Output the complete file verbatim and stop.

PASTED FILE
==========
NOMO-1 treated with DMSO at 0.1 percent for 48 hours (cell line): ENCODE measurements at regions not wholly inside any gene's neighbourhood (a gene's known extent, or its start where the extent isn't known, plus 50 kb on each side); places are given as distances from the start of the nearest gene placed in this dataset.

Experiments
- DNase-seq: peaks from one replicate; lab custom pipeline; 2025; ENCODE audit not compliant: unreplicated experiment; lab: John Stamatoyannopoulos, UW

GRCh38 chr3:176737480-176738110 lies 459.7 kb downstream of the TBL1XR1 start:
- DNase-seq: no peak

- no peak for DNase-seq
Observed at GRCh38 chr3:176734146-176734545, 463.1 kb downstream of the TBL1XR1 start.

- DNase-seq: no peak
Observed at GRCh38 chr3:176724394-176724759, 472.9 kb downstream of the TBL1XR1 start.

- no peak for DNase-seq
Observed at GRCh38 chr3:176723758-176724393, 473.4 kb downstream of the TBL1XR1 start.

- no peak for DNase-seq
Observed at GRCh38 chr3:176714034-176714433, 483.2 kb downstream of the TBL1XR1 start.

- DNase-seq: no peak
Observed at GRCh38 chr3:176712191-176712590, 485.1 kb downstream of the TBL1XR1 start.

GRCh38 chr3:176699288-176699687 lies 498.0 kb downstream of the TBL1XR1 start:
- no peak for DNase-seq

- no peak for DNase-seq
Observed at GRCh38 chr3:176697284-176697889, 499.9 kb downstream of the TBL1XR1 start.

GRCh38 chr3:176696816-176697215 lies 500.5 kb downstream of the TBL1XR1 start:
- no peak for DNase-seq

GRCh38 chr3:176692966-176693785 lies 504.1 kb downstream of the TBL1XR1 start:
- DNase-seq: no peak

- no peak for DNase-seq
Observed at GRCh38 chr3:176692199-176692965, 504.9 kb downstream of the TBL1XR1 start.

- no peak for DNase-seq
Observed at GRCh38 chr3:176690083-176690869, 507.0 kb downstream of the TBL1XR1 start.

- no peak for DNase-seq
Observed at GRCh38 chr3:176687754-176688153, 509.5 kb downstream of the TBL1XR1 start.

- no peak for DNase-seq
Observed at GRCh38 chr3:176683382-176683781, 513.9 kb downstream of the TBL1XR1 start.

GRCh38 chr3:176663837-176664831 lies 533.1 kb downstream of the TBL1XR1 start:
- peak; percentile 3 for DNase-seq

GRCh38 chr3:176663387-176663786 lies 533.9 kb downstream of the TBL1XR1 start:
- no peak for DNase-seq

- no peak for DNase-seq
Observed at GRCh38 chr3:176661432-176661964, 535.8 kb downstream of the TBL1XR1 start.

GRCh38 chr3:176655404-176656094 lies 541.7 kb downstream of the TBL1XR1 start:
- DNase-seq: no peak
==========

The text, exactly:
NOMO-1 treated with DMSO at 0.1 percent for 48 hours (cell line): ENCODE measurements at regions not wholly inside any gene's neighbourhood (a gene's known extent, or its start where the extent isn't known, plus 50 kb on each side); places are given as distances from the start of the nearest gene placed in this dataset.

Experiments
- DNase-seq: peaks from one replicate; lab custom pipeline; 2025; ENCODE audit not compliant: unreplicated experiment; lab: John Stamatoyannopoulos, UW

GRCh38 chr3:176737480-176738110 lies 459.7 kb downstream of the TBL1XR1 start:
- DNase-seq: no peak

- no peak for DNase-seq
Observed at GRCh38 chr3:176734146-176734545, 463.1 kb downstream of the TBL1XR1 start.

- DNase-seq: no peak
Observed at GRCh38 chr3:176724394-176724759, 472.9 kb downstream of the TBL1XR1 start.

- no peak for DNase-seq
Observed at GRCh38 chr3:176723758-176724393, 473.4 kb downstream of the TBL1XR1 start.

- no peak for DNase-seq
Observed at GRCh38 chr3:176714034-176714433, 483.2 kb downstream of the TBL1XR1 start.

- DNase-seq: no peak
Observed at GRCh38 chr3:176712191-176712590, 485.1 kb downstream of the TBL1XR1 start.

GRCh38 chr3:176699288-176699687 lies 498.0 kb downstream of the TBL1XR1 start:
- no peak for DNase-seq

- no peak for DNase-seq
Observed at GRCh38 chr3:176697284-176697889, 499.9 kb downstream of the TBL1XR1 start.

GRCh38 chr3:176696816-176697215 lies 500.5 kb downstream of the TBL1XR1 start:
- no peak for DNase-seq

GRCh38 chr3:176692966-176693785 lies 504.1 kb downstream of the TBL1XR1 start:
- DNase-seq: no peak

- no peak for DNase-seq
Observed at GRCh38 chr3:176692199-176692965, 504.9 kb downstream of the TBL1XR1 start.

- no peak for DNase-seq
Observed at GRCh38 chr3:176690083-176690869, 507.0 kb downstream of the TBL1XR1 start.

- no peak for DNase-seq
Observed at GRCh38 chr3:176687754-176688153, 509.5 kb downstream of the TBL1XR1 start.

- no peak for DNase-seq
Observed at GRCh38 chr3:176683382-176683781, 513.9 kb downstream of the TBL1XR1 start.

GRCh38 chr3:176663837-176664831 lies 533.1 kb downstream of the TBL1XR1 start:
- peak; percentile 3 for DNase-seq

GRCh38 chr3:176663387-176663786 lies 533.9 kb downstream of the TBL1XR1 start:
- no peak for DNase-seq

- no peak for DNase-seq
Observed at GRCh38 chr3:176661432-176661964, 535.8 kb downstream of the TBL1XR1 start.

GRCh38 chr3:176655404-176656094 lies 541.7 kb downstream of the TBL1XR1 start:
- DNase-seq: no peak